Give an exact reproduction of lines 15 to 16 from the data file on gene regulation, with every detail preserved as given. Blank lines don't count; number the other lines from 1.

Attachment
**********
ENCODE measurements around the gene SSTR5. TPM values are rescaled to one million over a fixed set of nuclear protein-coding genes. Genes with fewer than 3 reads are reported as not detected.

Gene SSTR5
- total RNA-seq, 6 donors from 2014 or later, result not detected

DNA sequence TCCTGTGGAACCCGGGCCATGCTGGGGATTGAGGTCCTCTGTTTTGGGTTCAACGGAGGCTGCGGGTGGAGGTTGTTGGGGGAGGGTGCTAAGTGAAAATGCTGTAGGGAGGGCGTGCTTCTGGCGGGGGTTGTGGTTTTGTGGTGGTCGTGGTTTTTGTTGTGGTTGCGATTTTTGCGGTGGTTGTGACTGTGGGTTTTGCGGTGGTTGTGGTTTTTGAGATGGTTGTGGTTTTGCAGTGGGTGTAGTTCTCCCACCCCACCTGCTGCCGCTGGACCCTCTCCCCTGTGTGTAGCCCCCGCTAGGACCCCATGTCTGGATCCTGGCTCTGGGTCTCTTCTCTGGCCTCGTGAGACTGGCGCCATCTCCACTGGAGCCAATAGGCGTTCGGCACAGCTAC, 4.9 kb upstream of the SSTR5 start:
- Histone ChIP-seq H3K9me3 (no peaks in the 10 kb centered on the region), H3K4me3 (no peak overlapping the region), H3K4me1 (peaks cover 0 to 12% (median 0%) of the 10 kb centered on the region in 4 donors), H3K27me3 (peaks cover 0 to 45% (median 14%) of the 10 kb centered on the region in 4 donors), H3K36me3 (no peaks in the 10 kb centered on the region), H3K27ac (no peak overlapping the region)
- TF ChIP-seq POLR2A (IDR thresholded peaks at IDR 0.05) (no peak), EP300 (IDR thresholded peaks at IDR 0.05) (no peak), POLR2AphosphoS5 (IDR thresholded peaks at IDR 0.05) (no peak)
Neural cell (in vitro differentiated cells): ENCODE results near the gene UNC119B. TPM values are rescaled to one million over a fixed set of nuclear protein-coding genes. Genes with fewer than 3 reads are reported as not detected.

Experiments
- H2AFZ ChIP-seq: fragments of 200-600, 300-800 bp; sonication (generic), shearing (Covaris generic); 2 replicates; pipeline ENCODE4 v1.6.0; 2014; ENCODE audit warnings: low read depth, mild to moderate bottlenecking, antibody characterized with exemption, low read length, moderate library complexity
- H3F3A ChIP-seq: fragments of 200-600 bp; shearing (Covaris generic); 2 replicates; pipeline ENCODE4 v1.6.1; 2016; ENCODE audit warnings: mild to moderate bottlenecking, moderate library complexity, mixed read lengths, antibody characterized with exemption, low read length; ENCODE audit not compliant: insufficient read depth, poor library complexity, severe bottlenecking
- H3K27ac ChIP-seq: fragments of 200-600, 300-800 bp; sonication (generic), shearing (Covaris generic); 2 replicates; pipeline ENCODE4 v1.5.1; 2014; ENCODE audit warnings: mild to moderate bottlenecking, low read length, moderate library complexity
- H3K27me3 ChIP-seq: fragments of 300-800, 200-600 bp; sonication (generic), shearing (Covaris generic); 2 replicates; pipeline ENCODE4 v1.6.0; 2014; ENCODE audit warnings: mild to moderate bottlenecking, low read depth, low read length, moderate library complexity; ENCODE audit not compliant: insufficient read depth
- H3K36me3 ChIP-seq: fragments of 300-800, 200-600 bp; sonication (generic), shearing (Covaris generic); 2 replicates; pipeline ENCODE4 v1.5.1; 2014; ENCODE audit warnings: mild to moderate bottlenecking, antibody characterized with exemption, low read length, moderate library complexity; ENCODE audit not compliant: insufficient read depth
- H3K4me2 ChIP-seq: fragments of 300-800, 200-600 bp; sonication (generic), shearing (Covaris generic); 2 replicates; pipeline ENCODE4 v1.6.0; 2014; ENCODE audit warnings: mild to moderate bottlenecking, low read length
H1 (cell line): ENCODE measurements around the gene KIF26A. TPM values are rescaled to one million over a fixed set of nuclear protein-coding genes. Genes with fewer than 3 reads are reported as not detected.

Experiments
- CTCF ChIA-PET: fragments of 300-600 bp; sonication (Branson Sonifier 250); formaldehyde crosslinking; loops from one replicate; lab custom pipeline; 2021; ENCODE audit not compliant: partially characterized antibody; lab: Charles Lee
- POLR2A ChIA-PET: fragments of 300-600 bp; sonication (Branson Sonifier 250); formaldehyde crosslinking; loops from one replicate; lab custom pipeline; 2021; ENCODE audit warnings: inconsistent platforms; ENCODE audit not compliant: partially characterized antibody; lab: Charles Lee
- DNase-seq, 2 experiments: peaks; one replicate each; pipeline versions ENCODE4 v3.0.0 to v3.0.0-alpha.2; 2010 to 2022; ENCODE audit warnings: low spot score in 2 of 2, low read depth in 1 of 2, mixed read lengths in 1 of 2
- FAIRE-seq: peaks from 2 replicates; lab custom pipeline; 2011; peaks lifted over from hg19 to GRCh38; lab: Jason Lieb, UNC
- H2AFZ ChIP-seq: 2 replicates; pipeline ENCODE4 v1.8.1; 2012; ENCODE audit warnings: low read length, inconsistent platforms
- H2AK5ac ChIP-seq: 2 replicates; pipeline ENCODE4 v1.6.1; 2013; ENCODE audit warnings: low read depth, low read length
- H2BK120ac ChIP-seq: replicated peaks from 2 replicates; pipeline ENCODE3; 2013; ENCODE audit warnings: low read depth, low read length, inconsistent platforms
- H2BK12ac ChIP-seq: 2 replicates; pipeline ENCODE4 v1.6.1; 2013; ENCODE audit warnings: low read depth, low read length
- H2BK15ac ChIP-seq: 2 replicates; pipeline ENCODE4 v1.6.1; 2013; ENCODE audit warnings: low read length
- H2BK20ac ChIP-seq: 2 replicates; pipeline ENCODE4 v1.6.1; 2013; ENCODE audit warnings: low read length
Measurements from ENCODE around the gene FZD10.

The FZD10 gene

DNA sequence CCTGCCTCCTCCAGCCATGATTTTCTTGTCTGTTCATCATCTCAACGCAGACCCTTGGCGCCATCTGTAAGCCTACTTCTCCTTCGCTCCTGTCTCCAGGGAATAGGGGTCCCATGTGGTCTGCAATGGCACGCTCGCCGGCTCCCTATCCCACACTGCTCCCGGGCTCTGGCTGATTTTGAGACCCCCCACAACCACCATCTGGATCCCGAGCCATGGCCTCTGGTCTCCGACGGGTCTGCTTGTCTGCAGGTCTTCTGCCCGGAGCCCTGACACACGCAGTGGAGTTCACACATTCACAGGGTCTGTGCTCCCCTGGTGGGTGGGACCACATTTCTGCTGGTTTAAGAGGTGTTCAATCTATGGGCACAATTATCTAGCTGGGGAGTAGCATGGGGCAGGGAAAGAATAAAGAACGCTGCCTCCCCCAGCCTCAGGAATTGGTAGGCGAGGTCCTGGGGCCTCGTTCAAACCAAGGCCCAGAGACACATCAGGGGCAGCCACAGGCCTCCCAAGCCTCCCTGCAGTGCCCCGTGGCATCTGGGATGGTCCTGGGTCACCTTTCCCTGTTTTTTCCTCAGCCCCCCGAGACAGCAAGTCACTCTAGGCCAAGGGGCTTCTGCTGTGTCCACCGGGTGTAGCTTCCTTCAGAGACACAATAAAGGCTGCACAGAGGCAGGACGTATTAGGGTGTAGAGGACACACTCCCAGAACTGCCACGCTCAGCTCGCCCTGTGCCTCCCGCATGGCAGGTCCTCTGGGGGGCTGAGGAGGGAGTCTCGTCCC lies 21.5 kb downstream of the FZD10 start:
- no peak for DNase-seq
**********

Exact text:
H1 (cell line): ENCODE measurements around the gene KIF26A. TPM values are rescaled to one million over a fixed set of nuclear protein-coding genes. Genes with fewer than 3 reads are reported as not detected.

Experiments